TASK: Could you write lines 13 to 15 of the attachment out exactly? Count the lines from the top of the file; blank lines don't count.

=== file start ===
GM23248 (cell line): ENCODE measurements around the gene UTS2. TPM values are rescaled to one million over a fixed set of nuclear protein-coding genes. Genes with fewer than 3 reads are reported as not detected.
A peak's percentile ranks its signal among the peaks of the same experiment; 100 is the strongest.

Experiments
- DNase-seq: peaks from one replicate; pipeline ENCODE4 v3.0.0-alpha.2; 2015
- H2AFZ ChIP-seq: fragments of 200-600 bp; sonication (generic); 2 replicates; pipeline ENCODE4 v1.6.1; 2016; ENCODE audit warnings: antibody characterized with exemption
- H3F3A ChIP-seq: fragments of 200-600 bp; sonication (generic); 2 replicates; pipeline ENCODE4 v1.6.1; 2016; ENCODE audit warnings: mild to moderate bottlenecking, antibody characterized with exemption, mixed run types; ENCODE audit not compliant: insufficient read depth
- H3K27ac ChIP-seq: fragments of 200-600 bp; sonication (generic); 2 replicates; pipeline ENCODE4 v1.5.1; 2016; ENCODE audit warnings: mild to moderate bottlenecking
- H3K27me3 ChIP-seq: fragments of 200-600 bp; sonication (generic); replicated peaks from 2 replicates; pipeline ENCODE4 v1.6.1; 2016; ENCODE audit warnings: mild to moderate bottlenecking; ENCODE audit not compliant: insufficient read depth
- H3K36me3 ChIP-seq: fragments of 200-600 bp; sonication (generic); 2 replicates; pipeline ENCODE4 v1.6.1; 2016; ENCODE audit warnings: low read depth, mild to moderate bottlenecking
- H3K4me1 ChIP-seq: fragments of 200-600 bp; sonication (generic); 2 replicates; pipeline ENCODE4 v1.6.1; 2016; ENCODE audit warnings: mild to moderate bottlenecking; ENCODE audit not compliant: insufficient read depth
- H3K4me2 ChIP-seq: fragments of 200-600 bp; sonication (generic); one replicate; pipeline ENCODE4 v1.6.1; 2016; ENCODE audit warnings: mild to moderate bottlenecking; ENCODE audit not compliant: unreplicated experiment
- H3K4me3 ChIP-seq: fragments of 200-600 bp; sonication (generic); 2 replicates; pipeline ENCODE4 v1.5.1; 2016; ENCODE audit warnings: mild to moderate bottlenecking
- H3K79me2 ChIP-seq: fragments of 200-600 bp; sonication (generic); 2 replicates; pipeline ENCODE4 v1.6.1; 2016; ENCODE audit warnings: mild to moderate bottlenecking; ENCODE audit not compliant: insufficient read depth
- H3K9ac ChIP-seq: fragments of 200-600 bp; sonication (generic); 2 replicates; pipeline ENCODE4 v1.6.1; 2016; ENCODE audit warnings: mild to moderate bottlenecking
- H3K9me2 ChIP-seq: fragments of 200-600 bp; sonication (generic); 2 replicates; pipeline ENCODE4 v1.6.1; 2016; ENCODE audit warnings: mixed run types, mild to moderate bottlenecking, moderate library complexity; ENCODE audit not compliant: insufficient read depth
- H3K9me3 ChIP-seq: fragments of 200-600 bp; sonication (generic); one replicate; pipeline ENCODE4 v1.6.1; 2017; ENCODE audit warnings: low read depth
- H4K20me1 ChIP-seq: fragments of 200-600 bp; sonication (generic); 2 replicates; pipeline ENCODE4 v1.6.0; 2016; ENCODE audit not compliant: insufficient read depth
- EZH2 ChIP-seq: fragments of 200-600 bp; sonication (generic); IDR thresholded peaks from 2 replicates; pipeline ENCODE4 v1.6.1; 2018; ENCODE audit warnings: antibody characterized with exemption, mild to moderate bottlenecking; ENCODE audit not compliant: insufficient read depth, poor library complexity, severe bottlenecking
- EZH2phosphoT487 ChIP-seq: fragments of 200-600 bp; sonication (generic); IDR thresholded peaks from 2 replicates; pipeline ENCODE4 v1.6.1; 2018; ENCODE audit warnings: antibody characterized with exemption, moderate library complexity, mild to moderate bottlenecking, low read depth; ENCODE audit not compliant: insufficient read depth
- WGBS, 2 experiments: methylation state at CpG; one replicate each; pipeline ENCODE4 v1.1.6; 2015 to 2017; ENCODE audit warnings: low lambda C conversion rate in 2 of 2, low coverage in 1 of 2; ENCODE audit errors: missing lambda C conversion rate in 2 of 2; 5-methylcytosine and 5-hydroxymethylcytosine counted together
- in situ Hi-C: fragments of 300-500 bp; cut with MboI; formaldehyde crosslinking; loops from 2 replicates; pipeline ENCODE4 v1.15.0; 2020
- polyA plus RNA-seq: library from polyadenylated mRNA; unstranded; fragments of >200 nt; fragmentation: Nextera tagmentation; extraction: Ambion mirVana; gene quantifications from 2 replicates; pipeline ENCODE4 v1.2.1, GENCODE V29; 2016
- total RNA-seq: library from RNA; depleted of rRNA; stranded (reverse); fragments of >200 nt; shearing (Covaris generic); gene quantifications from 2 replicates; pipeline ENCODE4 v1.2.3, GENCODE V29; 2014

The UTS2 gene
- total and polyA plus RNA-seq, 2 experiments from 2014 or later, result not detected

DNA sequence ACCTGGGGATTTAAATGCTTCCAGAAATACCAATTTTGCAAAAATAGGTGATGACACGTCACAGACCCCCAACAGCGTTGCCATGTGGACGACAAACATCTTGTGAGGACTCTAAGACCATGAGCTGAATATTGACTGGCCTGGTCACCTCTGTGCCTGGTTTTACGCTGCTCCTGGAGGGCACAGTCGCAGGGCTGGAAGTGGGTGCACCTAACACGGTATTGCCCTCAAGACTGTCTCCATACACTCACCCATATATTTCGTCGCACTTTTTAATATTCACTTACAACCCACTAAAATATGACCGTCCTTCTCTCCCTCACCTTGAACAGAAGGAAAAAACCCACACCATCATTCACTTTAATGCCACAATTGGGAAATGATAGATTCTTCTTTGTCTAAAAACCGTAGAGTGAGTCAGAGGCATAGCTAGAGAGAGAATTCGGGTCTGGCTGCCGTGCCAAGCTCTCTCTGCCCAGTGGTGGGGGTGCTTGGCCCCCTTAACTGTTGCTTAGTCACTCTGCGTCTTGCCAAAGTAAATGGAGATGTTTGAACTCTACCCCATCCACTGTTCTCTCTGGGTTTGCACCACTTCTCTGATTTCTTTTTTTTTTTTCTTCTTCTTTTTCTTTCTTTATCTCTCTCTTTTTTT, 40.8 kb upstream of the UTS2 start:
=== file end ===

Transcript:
- H3K79me2 ChIP-seq: fragments of 200-600 bp; sonication (generic); 2 replicates; pipeline ENCODE4 v1.6.1; 2016; ENCODE audit warnings: mild to moderate bottlenecking; ENCODE audit not compliant: insufficient read depth
- H3K9ac ChIP-seq: fragments of 200-600 bp; sonication (generic); 2 replicates; pipeline ENCODE4 v1.6.1; 2016; ENCODE audit warnings: mild to moderate bottlenecking
- H3K9me2 ChIP-seq: fragments of 200-600 bp; sonication (generic); 2 replicates; pipeline ENCODE4 v1.6.1; 2016; ENCODE audit warnings: mixed run types, mild to moderate bottlenecking, moderate library complexity; ENCODE audit not compliant: insufficient read depth